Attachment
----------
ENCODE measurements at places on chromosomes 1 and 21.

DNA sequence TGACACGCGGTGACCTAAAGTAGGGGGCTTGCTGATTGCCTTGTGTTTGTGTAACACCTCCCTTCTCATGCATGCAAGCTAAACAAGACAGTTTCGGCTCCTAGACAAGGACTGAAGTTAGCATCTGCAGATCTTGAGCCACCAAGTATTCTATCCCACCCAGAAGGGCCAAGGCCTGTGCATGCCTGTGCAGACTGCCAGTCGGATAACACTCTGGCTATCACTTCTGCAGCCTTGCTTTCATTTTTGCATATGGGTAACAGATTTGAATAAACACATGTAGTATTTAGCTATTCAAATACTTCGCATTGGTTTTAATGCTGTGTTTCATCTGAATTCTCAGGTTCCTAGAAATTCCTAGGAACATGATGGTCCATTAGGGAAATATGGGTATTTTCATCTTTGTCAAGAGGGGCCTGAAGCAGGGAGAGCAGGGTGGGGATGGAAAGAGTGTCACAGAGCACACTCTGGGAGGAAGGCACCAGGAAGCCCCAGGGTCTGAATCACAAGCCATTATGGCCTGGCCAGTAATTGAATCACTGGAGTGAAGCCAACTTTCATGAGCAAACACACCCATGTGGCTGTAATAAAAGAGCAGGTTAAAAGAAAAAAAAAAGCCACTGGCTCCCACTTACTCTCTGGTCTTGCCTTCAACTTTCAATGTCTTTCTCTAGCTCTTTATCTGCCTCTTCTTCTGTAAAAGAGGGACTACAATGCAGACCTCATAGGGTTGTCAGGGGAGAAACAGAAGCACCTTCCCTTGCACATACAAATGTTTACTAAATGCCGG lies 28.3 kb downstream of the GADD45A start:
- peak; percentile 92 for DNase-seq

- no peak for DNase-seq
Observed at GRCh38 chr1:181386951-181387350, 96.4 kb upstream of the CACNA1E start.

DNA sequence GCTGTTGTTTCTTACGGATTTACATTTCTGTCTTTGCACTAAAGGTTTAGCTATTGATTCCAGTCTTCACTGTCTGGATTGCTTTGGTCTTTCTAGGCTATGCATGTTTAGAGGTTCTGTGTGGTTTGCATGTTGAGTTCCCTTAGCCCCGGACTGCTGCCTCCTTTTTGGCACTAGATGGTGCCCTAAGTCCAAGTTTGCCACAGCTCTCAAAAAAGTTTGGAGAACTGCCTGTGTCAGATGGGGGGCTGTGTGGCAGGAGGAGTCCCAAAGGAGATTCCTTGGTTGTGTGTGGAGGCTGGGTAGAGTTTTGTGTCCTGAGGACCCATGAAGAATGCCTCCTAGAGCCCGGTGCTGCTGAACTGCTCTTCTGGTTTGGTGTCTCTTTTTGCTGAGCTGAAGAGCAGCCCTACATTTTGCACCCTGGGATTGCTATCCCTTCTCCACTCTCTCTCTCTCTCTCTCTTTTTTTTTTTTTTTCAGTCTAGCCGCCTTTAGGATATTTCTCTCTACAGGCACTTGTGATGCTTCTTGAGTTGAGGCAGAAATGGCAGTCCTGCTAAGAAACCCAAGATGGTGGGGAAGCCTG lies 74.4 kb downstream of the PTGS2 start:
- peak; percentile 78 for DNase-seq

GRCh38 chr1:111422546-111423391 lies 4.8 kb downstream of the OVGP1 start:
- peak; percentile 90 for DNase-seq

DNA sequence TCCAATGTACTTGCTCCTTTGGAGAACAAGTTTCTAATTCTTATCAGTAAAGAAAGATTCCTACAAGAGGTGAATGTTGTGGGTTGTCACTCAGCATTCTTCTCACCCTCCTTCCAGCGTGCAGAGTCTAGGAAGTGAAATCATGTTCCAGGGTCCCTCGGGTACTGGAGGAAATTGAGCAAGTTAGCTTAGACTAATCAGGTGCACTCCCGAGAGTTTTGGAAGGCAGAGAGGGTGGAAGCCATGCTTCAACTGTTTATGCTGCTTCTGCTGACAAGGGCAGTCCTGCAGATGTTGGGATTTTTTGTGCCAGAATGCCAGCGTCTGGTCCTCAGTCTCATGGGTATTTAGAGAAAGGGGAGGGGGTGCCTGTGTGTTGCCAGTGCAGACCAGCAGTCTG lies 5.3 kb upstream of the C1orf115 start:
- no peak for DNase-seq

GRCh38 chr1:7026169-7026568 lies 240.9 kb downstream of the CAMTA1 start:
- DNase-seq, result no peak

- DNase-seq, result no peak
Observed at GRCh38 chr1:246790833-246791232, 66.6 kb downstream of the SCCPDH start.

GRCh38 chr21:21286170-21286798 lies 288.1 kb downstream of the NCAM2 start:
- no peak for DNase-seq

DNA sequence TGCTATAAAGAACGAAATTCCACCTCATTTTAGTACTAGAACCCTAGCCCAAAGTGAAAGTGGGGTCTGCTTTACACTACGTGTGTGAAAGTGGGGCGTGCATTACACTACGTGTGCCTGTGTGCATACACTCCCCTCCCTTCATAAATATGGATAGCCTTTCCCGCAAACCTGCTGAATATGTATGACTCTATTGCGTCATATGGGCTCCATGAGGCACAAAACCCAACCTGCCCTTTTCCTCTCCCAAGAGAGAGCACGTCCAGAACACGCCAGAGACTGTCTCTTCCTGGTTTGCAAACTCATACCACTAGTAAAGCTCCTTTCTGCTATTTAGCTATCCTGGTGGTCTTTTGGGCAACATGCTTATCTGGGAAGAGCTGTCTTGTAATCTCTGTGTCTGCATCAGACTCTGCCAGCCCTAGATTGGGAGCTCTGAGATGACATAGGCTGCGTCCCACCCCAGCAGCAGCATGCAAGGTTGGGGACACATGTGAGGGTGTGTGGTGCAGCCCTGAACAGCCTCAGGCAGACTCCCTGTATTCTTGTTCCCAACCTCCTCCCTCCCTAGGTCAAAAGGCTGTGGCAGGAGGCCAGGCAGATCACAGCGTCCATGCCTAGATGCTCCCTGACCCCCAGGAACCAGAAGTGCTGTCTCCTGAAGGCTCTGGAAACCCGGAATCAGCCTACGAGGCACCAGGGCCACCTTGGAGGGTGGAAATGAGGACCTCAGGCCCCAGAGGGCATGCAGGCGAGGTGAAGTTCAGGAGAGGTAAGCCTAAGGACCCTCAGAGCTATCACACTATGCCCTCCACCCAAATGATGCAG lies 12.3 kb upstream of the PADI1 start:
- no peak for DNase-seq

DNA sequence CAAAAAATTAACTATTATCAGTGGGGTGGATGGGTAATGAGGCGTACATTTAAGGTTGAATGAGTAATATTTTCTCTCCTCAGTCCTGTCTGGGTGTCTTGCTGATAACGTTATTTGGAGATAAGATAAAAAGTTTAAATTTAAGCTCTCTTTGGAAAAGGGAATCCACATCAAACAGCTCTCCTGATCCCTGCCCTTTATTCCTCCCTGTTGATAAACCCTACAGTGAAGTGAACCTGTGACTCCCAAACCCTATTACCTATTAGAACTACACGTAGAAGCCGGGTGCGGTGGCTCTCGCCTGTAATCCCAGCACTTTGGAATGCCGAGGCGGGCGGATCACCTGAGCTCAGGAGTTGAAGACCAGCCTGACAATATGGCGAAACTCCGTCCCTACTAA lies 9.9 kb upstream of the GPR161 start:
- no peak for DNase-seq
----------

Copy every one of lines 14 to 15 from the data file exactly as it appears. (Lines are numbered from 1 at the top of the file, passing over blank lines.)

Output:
- DNase-seq, result no peak
Observed at GRCh38 chr1:246790833-246791232, 66.6 kb downstream of the SCCPDH start.